Effective study skills must be practiced in order for you to improve. It is not enough to simply "think about" studying; you have to actually do it, and in the process use information from what you do to get better. This is the central idea of this page.
The term "Time Management" is really a misnomer because we really can't manage time in the way we manage projects. We actually need to manage ourselves within time.
People have different views of time and how it flows, but we all have the same number of hours in a day. You may have heard someone say, "I need another few hours in my day to get everything done." Since this is impossible, the person actually needs to figure out how to use the time he or she has more effectively.
Usually time management seminars and books start out by making the reader or participant aware of how he or she is using time. Keeping a time log is the preferred way of getting at this awareness.
Once people are more aware of how they use time, they can make changes that fit in better with the goals they have set. Sometimes, people find out that they are already using their time to its best advantage.
If you are interested in learning more about how to manage time, you may wish to view our Power Point on Time Management. Also, if you wish to work with our staff on developing better time management skills contact LSS (Malthus Hall) 503-883-2562 to make an appointment.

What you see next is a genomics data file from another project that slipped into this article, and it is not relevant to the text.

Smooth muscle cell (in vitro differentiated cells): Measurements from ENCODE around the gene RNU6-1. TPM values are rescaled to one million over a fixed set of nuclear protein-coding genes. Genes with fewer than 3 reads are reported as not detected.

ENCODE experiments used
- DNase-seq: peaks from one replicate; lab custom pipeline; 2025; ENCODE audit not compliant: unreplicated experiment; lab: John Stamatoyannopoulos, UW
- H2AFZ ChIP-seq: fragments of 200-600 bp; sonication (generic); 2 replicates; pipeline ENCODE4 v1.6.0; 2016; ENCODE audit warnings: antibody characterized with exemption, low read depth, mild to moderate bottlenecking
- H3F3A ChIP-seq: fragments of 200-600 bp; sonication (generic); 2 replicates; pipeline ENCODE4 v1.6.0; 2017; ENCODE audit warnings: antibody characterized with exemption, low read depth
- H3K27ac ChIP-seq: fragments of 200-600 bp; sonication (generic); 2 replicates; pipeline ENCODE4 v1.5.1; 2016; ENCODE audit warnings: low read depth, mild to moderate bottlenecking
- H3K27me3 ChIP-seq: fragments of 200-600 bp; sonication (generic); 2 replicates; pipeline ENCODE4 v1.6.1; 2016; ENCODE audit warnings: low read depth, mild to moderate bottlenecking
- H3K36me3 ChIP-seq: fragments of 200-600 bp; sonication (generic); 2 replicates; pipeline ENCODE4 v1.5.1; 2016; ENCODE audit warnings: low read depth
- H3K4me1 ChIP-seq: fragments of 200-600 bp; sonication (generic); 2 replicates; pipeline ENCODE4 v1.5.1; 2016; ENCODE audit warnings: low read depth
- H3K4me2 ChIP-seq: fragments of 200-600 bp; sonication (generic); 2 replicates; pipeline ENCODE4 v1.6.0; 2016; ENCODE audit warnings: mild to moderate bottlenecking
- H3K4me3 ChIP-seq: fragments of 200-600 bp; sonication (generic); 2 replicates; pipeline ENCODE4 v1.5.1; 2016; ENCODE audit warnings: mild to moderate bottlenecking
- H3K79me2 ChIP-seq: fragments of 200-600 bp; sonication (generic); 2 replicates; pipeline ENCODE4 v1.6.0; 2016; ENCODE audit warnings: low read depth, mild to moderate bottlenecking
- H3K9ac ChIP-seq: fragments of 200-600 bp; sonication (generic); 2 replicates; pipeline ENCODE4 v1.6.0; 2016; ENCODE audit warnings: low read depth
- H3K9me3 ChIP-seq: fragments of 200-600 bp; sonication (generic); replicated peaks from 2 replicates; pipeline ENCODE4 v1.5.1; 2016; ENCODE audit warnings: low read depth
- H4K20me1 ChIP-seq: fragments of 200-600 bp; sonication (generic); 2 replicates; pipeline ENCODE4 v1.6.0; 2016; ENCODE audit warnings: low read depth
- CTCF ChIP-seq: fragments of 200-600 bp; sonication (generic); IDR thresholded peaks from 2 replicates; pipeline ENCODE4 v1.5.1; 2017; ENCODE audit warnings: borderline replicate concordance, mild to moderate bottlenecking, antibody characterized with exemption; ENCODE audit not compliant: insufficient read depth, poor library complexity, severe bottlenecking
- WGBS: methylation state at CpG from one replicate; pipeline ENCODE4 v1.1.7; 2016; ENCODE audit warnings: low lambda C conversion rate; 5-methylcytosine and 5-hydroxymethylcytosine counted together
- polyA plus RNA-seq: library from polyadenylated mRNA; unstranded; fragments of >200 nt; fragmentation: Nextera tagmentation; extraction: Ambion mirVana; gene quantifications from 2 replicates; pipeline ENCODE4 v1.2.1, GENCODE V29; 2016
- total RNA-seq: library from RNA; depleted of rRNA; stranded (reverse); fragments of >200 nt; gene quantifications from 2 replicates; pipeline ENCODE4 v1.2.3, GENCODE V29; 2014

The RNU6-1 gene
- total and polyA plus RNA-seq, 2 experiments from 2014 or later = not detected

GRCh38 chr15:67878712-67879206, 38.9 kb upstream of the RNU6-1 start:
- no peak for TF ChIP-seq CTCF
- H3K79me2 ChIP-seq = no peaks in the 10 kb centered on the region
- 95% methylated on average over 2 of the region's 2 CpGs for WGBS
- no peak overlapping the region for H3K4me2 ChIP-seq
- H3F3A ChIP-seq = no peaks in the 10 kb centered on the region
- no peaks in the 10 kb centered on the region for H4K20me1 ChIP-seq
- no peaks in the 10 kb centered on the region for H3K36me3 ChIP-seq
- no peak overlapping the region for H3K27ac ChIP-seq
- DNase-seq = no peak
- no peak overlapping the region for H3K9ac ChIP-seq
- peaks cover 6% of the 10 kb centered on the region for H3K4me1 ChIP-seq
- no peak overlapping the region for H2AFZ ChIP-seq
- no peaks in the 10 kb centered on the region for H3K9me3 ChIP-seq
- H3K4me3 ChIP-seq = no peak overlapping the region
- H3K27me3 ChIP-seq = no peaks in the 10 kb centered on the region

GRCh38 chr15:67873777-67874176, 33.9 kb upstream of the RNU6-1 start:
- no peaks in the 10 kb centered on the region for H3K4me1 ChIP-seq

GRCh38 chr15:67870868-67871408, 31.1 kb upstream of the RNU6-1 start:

There are several methods for taking notes. Most of them are variations of where you place information on a page. For example, the Cornell Method divides the page into two columns; the left column is for key words or questions, and the right column is for details.
Mind mapping is another type of note-taking. You begin with the main idea or central theme extending your thoughts out to the lesser important details, linking ideas as they relate to one another.
No matter which method you use, linking the ideas together is the key. Creating notes that work for you is important. Knowing and understanding how you learn is an important piece in deciding which note taking method to use.
For more about information about note-taking methods visit our Note-taking Link. If you want to develop better note-taking skills and wish to work with our staff, contact LSS (Malthus Hall) 503-883-2562 to make an appointment.